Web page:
Not so green……by @parliamentview

Changes to Vehicle Excise Duty for new cars from April 2017 has thrown up some anomalies.

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Only ZERO emissions cars will continue to be free of road tax…..unless they cost over £40,000.

Tesla Model S 60kwh Price £58,335 Emissions 0g/km

2016 – First year VED – £0 – ongoing VED (Standard Rate) £0

2017 – First year VED =- £0 – ongoing VED (Standard Rate) Yrs 2 to 6 incl £310 yr 7 onwards £0

WVVauxhallZafiraTourer.jpg

Some buyers will pay a huge increase in VED in the first year, but pay less from the second year….

Vauxhall Zafira Tourer 1.4T SRi Price £23,095 Emissions 158g/km

2016 – First year VED – £185 – ongoing VED (Standard Rate) £185

2017 – First year VED =- £500 – ongoing VED (Standard Rate) £140

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Likewise cars with identical engines & emissions, but either side of £40,000 also attract different rates, showing that exchequer revenue is now the driving force.

VW Toureg 3.0 V6 TDi Bluemotion 262 Response Price £35,510 Emissions 174g/km 

2016 – First year VED – £300 – ongoing VED (Standard Rate) £210

2017 – First year VED =- £800 – ongoing VED (Standard Rate) £140

VW Toureg 3.0 V6 TDi Bluemotion 262 R Line Plus Price £49,595 Emissions 174g/km

2016 – First year VED – £300 – ongoing VED (Standard Rate) £210

2017 – First year VED =- £800 – ongoing VED (Standard Rate) Yrs 2 to 6 incl £450 yr 7 onwards £140

These changes have been brought about because of the loss of revenue to the government brought about by more cars falling into lower VED brackets……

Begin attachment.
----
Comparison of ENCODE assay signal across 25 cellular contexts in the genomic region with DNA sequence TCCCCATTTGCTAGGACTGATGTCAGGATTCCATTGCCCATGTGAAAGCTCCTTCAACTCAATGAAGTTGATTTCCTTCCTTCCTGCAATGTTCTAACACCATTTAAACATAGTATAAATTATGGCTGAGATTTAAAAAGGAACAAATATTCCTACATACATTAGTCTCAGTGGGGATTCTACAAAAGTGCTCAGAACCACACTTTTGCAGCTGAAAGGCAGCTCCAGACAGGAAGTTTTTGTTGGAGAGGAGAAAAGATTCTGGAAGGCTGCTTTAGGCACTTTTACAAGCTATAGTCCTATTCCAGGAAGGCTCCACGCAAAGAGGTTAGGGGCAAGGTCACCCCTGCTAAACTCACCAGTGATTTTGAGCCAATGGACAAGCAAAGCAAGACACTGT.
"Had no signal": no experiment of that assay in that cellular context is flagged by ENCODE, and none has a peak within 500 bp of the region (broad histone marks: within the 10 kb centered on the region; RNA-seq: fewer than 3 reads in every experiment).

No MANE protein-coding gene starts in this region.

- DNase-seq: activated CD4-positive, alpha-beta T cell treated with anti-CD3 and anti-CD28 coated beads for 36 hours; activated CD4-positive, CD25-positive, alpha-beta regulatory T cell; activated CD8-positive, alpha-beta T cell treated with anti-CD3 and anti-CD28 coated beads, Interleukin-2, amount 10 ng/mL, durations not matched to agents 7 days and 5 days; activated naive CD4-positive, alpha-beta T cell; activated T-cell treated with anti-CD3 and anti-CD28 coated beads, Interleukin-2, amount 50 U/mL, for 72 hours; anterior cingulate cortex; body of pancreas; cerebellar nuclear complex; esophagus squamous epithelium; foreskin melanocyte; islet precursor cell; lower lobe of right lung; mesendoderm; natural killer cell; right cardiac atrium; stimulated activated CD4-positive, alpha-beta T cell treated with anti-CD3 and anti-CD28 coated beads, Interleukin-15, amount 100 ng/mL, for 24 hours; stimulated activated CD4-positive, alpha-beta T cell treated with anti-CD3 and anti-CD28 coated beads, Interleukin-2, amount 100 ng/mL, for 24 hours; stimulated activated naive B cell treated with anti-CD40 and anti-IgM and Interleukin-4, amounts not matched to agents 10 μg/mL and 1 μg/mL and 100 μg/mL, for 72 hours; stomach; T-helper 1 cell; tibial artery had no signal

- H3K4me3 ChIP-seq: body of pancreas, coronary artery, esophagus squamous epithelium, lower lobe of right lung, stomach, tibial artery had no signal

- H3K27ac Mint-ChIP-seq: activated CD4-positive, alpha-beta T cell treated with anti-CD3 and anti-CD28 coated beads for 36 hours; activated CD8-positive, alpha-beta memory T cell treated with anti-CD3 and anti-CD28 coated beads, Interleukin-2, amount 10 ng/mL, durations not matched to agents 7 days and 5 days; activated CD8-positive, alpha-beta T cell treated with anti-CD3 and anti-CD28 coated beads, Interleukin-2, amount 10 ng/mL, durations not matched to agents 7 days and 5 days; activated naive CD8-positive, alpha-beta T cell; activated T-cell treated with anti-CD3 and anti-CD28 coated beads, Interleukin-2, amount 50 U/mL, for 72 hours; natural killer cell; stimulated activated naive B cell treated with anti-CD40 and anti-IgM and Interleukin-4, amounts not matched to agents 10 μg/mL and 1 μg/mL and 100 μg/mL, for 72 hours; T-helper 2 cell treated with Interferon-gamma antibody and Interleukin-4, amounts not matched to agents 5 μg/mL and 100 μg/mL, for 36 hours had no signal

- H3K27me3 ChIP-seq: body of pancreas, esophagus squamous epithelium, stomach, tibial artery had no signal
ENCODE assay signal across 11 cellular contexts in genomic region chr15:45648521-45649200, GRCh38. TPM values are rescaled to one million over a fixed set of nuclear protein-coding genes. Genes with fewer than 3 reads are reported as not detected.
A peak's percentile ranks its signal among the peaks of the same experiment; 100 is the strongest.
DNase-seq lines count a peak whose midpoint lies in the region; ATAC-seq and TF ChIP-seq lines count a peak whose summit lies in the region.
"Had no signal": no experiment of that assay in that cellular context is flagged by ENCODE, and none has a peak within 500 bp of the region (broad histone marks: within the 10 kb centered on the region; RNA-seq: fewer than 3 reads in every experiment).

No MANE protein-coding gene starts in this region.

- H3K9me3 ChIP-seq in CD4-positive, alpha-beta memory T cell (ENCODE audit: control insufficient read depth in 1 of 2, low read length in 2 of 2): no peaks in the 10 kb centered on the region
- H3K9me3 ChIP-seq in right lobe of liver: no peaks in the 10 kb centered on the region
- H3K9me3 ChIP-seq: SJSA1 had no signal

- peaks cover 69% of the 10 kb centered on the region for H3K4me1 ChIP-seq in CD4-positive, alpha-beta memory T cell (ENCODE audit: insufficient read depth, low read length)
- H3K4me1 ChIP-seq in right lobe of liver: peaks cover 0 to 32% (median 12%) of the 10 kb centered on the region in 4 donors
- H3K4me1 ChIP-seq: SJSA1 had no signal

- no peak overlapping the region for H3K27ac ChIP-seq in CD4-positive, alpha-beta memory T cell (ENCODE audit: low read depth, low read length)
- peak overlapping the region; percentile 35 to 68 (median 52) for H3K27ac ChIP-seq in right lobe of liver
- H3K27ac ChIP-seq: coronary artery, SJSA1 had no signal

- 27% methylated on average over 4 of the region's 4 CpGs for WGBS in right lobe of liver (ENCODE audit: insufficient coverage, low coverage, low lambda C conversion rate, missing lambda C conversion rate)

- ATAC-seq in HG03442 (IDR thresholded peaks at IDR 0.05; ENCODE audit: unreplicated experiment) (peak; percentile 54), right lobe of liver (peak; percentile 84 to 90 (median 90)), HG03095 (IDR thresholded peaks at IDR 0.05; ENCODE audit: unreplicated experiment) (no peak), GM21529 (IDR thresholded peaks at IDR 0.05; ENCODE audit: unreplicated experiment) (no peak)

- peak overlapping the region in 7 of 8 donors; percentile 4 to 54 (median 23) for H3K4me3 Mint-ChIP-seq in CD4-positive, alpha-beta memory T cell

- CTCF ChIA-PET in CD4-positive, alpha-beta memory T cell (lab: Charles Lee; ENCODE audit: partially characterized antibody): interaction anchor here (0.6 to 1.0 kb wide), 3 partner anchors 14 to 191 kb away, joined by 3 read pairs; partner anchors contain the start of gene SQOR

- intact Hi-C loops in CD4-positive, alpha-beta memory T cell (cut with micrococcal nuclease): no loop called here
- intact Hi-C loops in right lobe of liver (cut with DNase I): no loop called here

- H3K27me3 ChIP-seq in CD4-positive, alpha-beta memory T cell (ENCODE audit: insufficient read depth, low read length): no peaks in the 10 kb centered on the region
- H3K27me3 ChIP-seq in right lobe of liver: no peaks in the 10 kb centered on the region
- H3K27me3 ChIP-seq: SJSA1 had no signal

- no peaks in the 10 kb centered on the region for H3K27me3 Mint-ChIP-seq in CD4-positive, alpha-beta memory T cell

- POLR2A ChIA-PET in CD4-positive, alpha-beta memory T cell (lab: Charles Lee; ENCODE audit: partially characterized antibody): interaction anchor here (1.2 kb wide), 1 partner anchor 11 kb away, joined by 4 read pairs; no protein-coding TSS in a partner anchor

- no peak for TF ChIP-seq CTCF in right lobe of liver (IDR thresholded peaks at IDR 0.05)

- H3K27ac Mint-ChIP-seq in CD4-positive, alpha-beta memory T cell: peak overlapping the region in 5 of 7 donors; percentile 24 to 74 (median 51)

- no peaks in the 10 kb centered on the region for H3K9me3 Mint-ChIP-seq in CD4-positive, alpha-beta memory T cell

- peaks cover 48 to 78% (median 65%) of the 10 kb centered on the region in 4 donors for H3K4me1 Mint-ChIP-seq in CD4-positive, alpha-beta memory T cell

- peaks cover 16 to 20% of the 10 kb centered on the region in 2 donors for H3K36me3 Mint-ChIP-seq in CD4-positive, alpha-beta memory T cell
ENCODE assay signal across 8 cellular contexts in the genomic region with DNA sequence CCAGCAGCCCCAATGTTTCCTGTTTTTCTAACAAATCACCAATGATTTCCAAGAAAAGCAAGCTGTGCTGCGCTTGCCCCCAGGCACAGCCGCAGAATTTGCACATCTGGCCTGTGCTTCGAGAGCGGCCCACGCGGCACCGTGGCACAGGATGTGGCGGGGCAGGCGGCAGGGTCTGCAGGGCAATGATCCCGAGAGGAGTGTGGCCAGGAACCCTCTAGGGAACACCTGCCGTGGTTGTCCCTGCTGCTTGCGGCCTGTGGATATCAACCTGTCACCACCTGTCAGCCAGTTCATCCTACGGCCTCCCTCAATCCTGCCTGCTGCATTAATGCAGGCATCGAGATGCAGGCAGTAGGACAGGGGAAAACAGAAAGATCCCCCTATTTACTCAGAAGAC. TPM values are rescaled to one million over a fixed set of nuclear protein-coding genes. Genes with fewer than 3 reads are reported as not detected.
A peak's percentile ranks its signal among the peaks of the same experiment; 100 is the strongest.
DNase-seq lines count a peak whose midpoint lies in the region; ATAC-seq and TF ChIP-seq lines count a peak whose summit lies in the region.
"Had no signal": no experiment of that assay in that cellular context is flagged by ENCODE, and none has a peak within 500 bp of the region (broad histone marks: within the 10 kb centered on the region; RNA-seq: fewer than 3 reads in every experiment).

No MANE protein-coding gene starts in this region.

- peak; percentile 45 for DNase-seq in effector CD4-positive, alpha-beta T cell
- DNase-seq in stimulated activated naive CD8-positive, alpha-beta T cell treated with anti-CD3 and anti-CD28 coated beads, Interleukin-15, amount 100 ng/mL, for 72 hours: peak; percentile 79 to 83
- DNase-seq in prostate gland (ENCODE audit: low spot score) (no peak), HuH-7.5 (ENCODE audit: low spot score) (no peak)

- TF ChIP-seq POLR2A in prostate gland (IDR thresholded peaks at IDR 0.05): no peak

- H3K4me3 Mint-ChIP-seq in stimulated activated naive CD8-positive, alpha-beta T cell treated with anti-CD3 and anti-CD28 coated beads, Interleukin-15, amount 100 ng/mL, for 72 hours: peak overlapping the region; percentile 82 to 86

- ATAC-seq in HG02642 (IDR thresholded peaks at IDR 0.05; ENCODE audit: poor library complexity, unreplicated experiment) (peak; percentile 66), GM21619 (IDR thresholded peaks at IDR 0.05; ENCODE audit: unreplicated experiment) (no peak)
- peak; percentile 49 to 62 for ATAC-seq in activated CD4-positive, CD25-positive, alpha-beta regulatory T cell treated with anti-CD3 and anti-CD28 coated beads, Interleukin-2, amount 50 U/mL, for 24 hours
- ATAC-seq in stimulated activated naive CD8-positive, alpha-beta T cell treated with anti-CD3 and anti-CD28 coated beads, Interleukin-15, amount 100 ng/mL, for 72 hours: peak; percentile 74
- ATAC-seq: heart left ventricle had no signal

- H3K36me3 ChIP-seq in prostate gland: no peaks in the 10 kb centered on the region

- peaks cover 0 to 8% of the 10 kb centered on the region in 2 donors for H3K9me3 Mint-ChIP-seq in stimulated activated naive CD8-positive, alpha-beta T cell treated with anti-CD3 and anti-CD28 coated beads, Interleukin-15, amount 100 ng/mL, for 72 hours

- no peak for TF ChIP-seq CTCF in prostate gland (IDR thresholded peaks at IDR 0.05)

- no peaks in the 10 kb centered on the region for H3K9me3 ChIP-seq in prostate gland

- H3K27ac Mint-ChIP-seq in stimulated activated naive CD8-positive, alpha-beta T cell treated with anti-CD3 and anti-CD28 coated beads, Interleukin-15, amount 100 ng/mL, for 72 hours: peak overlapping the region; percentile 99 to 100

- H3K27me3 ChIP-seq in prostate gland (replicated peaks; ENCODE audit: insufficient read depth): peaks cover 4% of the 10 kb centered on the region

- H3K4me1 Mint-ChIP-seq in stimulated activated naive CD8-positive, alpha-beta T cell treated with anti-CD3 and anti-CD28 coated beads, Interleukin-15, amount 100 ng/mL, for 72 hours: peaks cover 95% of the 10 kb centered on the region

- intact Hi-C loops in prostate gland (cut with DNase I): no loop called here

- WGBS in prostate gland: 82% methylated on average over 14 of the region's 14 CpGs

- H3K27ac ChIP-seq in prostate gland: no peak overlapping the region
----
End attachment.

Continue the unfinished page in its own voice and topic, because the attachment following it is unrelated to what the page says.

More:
The current VED structure based on CO2 bands was introduced in 2001 when average UK new car emissions were 178 gCO2/km. The Band A threshold of 100 gCO2/km below which cars pay no VED was introduced in 2003 when average new car emissions were 173 gCO2/km. Since then, to meet EU emissions targets average new car emissions have fallen to 125 gCO2/km. This means that an increasingly large number of ordinary cars now fall into the zero- or lower-rated VED bands, creating a sustainability challenge and weakening the environmental signal in VED. This is set to continue as manufacturers meet further EU targets of 95 gCO2/km set for 2020. Additionally, the system results in significant unfairness as owners of newer cars pay little or no VED while owners of older cars generally pay higher rates.

The reformed VED system retains and strengthens the CO2-based FYRs to incentivise uptake of the very cleanest cars whilst moving to a flat SR in order to make the tax fairer, simpler and sustainable. To ensure those who can afford the most expensive cars make a fair contribution, a supplement of £310 will be applied to the SR of cars with a list price (not including VED) over £40,000, for the first 5 years in which a SR is paid. Source: https://www.gov.uk/government/publications/vehicle-excise-duty/vehicle-excise-duty

Vehicle Price and CO2 data from What Car Dec 2016 and above examples assume the same models will be available new on 1st April 2017.

 

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